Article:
Terraced gardens : nature’s relief in the concrete jungle

While preserving tradition remains important, modern living is very much taken into account by housing complexes within such a fast-paced urban hub. Underground parking and security systems remain the norm while terraced gardens and swimming pools provide highly desirable respite from a busy city life, even within an active residential tower. Undeterred by the blazing stroke of the summer sun, most of these terraced heavens remain unshaded with the occasional absence of the traditional pergola. These are also perfect for encouraging outdoor human activity within a residential space, and add to energising the ecological interaction of the residents with their immediate environment.

Bur Dubai : Can you spot all the swimming pools?

Embracing the Hispanic: Luxury Homes in Dubai (image courtesy : Real Vision Homes)

Embracing the Hispanic: Luxury Homes in Dubai (image courtesy : Real Vision Homes)

As express-city living faces its boom, there’s no denying the real estate efforts towards the slow, luxurious kind. Be it a marina setting or entertainment and hospitality background or even a desert theme, world-class living for gated communities is on the rise. Capitalising on habits of the wealthy, various property giants like Emaar, Damac, etc. are fast-developing villa-homes alongside polo ranch complexes, the much awaited Opera District, the proposed Dubai Water Canal, etc.

Andalusian styles (think Spanish roof tiles, reflecting pools, whitewashed Mediterranean exteriors, Moorish arcades) lend character to such estates, not surprisingly- as they promote a relaxed lifestyle in the lap of opulence, while hinting at the Arab heritage that once inhabited Spain. With the likes of Arabian Ranches, Polo Homes and Jumeirah Beach Residences growing, the lives of the Sheikhs has never been this familiar!

On site : Bottom spokes of the Bluewaters Giant wheel

On site : Bottom spokes of the Bluewaters Giant wheel

But as we drive through scores of competing skyscrapers in the city’s downtown, we have got to admit that they contribute towards most of the ‘vertically rising’ accommodation of Dubai. After all the only way to grow, is up! Dubai’s tall and magnificent mixed-use residential towers ensure its folks live comfortably close to their workplaces at the big multinationals, the metro stations for easy and advanced mobility, and noteworthy tourist destinations for evolving entertainment. In fact, it was only earlier this week that I was able to visit the site of the upcoming Bluewaters Island development which is soon to showcase what might just be the world’s largest giant Ferris wheel!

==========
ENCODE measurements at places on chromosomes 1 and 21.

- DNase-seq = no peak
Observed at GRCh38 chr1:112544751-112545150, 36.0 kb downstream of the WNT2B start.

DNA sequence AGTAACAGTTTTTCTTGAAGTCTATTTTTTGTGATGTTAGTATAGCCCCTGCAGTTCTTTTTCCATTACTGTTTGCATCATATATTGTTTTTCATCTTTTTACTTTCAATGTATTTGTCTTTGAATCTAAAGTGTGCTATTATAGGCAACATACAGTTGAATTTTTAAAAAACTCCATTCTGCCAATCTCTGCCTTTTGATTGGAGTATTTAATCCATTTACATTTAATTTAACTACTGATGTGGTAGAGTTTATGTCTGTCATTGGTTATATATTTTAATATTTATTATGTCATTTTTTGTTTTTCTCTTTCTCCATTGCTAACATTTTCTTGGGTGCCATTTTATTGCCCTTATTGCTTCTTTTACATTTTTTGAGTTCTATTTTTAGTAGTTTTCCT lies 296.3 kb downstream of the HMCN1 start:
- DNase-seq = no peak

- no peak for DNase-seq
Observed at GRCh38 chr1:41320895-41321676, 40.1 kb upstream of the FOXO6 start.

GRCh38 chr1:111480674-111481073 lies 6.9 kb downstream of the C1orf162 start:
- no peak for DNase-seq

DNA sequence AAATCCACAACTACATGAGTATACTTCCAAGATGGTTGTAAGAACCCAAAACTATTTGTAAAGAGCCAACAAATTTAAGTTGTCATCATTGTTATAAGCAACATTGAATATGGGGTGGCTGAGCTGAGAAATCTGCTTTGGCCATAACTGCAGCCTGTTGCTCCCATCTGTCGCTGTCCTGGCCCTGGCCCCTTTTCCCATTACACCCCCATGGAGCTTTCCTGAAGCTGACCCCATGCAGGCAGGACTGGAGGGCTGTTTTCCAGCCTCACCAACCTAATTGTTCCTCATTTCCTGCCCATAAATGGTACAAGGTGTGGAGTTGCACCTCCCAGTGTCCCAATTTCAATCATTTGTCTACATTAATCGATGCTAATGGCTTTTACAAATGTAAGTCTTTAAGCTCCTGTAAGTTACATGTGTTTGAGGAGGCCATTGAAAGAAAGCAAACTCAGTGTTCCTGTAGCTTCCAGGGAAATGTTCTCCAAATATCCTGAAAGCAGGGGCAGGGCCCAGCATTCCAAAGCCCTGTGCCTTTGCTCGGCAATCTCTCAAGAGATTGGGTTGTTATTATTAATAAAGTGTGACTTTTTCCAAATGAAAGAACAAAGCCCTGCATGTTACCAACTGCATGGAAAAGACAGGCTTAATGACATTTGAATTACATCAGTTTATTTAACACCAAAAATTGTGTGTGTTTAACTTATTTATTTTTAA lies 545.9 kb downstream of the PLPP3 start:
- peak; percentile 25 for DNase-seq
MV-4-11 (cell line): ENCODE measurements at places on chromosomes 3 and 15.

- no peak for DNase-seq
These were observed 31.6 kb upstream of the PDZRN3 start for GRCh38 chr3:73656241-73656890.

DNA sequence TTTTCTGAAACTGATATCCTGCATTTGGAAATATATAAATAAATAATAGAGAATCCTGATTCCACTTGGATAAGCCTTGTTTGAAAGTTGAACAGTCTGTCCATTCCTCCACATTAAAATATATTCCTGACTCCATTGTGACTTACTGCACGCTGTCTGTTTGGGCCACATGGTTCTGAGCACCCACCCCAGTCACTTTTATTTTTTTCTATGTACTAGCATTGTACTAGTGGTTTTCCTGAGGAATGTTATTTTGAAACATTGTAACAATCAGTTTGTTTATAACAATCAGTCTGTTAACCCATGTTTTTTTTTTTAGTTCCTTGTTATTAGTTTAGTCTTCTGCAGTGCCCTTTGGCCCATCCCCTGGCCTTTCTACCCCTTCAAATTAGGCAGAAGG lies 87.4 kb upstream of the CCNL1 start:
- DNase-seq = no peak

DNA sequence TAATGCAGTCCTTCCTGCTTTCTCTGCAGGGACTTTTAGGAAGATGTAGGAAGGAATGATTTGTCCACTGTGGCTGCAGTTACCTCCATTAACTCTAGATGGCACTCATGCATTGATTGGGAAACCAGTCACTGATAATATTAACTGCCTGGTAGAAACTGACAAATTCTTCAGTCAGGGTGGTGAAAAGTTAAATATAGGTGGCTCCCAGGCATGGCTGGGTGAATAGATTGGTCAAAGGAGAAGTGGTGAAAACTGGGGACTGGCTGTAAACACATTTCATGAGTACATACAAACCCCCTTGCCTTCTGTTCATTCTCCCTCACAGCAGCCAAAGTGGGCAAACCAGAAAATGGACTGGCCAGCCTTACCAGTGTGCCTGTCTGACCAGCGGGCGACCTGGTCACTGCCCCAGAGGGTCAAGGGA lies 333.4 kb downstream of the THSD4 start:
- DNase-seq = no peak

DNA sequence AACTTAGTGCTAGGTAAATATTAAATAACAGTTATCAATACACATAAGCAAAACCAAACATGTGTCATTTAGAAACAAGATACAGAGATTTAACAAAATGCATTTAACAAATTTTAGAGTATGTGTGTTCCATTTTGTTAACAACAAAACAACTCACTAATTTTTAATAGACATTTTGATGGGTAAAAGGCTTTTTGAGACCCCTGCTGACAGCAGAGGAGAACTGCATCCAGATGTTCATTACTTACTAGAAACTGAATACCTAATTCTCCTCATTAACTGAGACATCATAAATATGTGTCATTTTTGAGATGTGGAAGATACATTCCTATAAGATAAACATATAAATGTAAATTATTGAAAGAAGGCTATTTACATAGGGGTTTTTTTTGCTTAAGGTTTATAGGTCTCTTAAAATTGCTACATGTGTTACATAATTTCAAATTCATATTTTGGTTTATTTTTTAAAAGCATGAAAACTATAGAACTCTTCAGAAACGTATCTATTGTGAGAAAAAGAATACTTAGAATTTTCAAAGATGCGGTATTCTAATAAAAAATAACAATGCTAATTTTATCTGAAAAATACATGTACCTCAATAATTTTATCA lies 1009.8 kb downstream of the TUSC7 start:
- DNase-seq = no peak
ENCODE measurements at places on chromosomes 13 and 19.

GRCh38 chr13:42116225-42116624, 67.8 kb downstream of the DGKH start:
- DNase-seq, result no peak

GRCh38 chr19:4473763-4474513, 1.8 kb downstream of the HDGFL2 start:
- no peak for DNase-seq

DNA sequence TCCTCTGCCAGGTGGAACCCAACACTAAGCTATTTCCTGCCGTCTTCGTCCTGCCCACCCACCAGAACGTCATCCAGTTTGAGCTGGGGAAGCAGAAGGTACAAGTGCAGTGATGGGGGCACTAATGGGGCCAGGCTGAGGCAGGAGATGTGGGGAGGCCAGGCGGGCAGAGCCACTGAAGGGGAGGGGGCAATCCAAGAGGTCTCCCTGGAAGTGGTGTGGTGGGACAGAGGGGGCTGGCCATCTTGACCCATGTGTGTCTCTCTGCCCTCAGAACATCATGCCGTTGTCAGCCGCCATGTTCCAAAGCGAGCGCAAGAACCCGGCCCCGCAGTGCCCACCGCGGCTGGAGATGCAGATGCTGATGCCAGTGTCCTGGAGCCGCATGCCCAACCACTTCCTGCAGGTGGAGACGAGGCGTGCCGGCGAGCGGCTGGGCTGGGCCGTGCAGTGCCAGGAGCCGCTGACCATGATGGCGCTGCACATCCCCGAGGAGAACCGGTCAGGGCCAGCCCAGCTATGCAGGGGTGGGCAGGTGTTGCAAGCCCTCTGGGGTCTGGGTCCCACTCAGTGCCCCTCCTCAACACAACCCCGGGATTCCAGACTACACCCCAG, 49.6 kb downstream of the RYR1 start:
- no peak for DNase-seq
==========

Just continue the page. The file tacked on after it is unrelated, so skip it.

Downtown Dubai on Sheikh Zayed Road

Downtown Dubai on Sheikh Zayed Road

Oh well; this city of dreams sure has a place for everyone. And by the looks of it, there’s never been a better time to settle here!

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It’s a Mall world after all!

I’ve completed a month here in Dubai! UNBELIEVABLE. And to say that I haven’t been to any of the city’s supermalls yet, would be plain ridiculous. While the city’s joyful flock to the best of the retail centres this Eid weekend, I take this opportunity to wish everyone Eid Mubarak!

Supermalls, yes. I’ve been to malls across the planet, and I must say that those featured in this post, even beat my grand Christmas mall experiences in Kuala Lumpur- and my pictures certainly don’t live up to their grandeur (as there is only so much a smartphone camera can do). The spread, the capacity, the monumentality of these malls of Dubai render me a small-town girl feel as I grew up in Muscat, the capital city of Oman- that I believe has still under 10 malls, over a span of something like a little over a decade. On the other hand, it is safe to say that Dubai is home to something like 80 malls!